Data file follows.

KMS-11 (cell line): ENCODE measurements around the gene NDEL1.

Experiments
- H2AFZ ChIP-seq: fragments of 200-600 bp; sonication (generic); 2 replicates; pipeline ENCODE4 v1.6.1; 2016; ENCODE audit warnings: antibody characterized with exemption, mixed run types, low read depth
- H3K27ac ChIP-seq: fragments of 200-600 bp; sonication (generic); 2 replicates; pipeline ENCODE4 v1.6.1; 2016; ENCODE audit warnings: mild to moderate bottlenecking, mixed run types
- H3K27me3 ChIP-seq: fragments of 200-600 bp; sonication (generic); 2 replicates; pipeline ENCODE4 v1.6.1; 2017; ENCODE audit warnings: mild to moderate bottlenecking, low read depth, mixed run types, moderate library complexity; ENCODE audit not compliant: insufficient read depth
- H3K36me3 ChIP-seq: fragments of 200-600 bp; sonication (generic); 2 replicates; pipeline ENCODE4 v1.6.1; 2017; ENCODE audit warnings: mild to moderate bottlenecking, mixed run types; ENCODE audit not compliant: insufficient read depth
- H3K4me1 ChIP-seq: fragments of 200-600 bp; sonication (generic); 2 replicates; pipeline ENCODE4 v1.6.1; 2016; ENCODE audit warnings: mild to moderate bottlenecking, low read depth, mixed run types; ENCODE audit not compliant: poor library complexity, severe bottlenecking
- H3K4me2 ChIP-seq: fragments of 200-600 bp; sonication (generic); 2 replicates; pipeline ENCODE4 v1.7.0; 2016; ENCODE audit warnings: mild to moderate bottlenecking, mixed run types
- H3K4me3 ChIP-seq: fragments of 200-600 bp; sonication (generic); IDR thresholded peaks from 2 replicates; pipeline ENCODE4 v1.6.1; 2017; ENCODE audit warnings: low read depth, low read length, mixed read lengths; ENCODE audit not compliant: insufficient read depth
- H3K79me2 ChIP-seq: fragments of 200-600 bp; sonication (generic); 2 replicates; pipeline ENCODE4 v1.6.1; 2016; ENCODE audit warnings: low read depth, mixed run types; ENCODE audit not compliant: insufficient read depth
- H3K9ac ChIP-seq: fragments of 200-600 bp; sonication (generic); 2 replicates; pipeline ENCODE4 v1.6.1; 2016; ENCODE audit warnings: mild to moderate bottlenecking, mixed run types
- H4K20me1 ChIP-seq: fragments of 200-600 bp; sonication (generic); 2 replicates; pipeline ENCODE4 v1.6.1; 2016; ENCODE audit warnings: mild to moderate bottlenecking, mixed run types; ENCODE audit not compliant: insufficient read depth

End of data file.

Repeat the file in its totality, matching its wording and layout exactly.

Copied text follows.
KMS-11 (cell line): ENCODE measurements around the gene NDEL1.

Experiments
- H2AFZ ChIP-seq: fragments of 200-600 bp; sonication (generic); 2 replicates; pipeline ENCODE4 v1.6.1; 2016; ENCODE audit warnings: antibody characterized with exemption, mixed run types, low read depth
- H3K27ac ChIP-seq: fragments of 200-600 bp; sonication (generic); 2 replicates; pipeline ENCODE4 v1.6.1; 2016; ENCODE audit warnings: mild to moderate bottlenecking, mixed run types
- H3K27me3 ChIP-seq: fragments of 200-600 bp; sonication (generic); 2 replicates; pipeline ENCODE4 v1.6.1; 2017; ENCODE audit warnings: mild to moderate bottlenecking, low read depth, mixed run types, moderate library complexity; ENCODE audit not compliant: insufficient read depth
- H3K36me3 ChIP-seq: fragments of 200-600 bp; sonication (generic); 2 replicates; pipeline ENCODE4 v1.6.1; 2017; ENCODE audit warnings: mild to moderate bottlenecking, mixed run types; ENCODE audit not compliant: insufficient read depth
- H3K4me1 ChIP-seq: fragments of 200-600 bp; sonication (generic); 2 replicates; pipeline ENCODE4 v1.6.1; 2016; ENCODE audit warnings: mild to moderate bottlenecking, low read depth, mixed run types; ENCODE audit not compliant: poor library complexity, severe bottlenecking
- H3K4me2 ChIP-seq: fragments of 200-600 bp; sonication (generic); 2 replicates; pipeline ENCODE4 v1.7.0; 2016; ENCODE audit warnings: mild to moderate bottlenecking, mixed run types
- H3K4me3 ChIP-seq: fragments of 200-600 bp; sonication (generic); IDR thresholded peaks from 2 replicates; pipeline ENCODE4 v1.6.1; 2017; ENCODE audit warnings: low read depth, low read length, mixed read lengths; ENCODE audit not compliant: insufficient read depth
- H3K79me2 ChIP-seq: fragments of 200-600 bp; sonication (generic); 2 replicates; pipeline ENCODE4 v1.6.1; 2016; ENCODE audit warnings: low read depth, mixed run types; ENCODE audit not compliant: insufficient read depth
- H3K9ac ChIP-seq: fragments of 200-600 bp; sonication (generic); 2 replicates; pipeline ENCODE4 v1.6.1; 2016; ENCODE audit warnings: mild to moderate bottlenecking, mixed run types
- H4K20me1 ChIP-seq: fragments of 200-600 bp; sonication (generic); 2 replicates; pipeline ENCODE4 v1.6.1; 2016; ENCODE audit warnings: mild to moderate bottlenecking, mixed run types; ENCODE audit not compliant: insufficient read depth